Thursday, September 13, 2018

This could be yours

This stem, custom made in the early 1990s for a guy who is about 6-foot-14 1/2 inches tall, has been abandoned by its owner as part of a weird mutant bike built at the family compound on an old Sterling frame. He scraped off a bunch of the family's old junk on us, most of it early '80s road bikes with enormous frames.

They're a tall bunch.

The whole bike isn't worth much, but it has a couple of parts that could be useful for a home mechanic who wants some solid components from before The Great Cheapening. For instance, it has a forged crank, 74-110 BCD. Probably 175mm crank arms, so it's too long for me. And the derailleurs  are made of actual metal. It has top-mount, indexed thumb shifters with friction option. Early production mountain bikes were practical. They had indexing for convenience, but could be switched to friction if the indexing went out for any of a number of very possible reasons. The earliest models didn't even have indexing, because the first crack of dawn of the mountain bike era arrived just as index shifting was starting to make its way onto road bikes.

Plenty of room to mount your electronics on that long stem. Hell, sling a hammock.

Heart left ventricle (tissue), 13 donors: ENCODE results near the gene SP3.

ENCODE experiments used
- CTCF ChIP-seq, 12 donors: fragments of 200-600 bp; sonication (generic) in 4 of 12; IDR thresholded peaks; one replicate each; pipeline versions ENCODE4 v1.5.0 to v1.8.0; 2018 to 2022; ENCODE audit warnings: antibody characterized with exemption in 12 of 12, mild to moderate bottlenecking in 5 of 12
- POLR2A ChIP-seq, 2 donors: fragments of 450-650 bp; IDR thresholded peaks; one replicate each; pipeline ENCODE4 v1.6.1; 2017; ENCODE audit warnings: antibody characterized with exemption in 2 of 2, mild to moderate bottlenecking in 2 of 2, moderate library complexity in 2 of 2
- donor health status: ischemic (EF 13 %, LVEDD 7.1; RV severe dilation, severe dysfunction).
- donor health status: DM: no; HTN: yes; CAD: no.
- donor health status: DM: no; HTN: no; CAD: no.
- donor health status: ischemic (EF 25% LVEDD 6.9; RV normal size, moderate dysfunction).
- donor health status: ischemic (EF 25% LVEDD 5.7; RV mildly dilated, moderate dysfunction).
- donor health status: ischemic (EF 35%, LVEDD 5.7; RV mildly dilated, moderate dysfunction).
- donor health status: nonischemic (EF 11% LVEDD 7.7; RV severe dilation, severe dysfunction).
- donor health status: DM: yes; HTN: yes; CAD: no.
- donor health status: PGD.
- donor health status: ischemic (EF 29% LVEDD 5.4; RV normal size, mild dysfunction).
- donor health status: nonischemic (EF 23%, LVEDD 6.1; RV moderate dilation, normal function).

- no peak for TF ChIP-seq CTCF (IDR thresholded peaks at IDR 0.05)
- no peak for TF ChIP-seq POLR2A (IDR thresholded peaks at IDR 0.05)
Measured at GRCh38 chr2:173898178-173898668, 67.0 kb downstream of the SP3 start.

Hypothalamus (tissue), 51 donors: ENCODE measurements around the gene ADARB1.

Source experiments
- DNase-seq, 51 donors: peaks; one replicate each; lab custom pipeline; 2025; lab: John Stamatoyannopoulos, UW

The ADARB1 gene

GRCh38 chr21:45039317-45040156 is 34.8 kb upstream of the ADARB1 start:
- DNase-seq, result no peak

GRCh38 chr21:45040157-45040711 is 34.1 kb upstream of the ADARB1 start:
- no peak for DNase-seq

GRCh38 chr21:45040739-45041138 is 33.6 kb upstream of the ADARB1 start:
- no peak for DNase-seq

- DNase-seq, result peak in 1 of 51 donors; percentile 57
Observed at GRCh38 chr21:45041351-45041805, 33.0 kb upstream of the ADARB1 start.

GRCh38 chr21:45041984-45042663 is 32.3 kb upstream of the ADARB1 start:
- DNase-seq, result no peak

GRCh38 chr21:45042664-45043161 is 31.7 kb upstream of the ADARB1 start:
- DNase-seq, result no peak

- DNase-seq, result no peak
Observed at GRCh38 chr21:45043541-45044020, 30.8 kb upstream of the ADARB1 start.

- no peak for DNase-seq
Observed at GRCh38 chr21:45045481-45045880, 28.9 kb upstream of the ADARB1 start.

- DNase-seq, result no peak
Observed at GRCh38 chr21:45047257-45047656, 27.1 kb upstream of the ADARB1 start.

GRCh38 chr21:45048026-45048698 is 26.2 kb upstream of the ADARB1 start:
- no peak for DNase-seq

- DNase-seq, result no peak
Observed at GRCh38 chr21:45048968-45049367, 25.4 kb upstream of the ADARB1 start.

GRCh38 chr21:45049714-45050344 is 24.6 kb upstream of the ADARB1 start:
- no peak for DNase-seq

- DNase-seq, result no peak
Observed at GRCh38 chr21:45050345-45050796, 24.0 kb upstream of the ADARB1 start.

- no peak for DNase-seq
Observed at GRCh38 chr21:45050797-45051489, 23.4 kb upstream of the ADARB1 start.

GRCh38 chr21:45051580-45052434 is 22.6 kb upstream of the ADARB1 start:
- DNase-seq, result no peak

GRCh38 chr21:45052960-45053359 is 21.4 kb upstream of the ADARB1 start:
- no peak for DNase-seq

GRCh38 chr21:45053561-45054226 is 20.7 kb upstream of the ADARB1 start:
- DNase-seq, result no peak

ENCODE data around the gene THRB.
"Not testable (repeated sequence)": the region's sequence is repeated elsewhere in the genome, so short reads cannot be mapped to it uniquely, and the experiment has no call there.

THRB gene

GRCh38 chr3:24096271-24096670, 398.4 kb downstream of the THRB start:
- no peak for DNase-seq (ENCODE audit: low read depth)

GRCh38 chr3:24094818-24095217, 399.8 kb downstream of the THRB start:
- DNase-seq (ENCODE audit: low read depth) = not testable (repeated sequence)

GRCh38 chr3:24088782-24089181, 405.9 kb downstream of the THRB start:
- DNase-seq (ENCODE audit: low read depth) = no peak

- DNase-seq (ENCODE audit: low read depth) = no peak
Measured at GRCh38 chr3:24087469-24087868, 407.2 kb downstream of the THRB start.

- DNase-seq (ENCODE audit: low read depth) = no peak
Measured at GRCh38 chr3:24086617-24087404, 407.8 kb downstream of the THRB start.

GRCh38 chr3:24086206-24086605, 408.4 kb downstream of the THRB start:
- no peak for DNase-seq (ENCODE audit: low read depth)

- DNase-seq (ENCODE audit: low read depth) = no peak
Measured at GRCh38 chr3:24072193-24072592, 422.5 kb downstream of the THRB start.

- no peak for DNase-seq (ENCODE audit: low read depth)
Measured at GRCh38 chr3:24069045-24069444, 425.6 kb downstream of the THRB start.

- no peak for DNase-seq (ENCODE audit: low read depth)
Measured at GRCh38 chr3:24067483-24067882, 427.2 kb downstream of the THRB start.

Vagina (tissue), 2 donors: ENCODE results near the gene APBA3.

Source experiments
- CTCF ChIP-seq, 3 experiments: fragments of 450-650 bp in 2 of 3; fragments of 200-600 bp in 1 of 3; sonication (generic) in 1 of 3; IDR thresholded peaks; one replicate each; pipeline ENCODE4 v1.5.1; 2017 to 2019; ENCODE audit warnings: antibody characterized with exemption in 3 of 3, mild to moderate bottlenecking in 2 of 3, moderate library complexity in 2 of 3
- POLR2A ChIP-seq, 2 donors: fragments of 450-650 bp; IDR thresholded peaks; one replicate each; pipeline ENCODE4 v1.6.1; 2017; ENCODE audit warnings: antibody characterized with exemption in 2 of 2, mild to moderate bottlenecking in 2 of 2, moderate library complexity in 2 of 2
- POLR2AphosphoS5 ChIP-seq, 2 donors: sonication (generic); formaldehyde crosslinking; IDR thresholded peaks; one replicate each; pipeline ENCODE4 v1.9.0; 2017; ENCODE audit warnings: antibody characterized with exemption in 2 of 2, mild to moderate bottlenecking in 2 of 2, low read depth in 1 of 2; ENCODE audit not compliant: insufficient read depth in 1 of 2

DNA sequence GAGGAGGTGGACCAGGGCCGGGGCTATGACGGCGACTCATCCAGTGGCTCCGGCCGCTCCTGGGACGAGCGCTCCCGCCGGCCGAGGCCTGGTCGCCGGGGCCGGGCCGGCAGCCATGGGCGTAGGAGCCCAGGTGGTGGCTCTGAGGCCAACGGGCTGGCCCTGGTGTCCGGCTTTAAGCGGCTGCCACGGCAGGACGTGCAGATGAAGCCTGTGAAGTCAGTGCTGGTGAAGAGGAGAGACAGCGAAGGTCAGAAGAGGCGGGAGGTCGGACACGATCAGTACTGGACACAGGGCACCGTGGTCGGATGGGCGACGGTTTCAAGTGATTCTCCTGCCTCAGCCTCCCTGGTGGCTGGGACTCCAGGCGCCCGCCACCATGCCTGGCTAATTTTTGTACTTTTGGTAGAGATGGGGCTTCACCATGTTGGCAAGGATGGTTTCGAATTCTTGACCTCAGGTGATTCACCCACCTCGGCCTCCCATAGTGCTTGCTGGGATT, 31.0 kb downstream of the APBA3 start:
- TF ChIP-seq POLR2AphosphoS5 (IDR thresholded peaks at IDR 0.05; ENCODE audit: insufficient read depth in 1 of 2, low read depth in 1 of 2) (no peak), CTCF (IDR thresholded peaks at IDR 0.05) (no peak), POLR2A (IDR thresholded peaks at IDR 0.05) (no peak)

They had this first-generation Rock Shox hanging around. A full inch and a half of travel! Ooooooh! Pump it up to about 12 psi. The first shock pumps used plastic syringes. The air valve was a rubber plug like you'd find on a basketball. And shock forks had to have a stop for the bridge wire of cantilever brakes. Check those crown bolts before every ride! You don't want the fork legs falling off, or the fork suddenly shortening so the tire hits the fork crown.

This bike has to handle very weirdly. That stem is totally crazy. I had a 150 on one bike, during the long stem era. Lots of mountain bikes had short top tubes, long stems, and narrow bars. Frame design evolved in the mid '90s, to longer top tubes and shorter stems. As evolution continued, stems got even shorter as bars got wider. I just packed a Karate Monkey for a guy who had sold it to someone on the west coast. Its handlebars are 31 inches wide. That's just ridiculous.
Too bad they're 31.8s. They would make a great combination with the crazy long stem.

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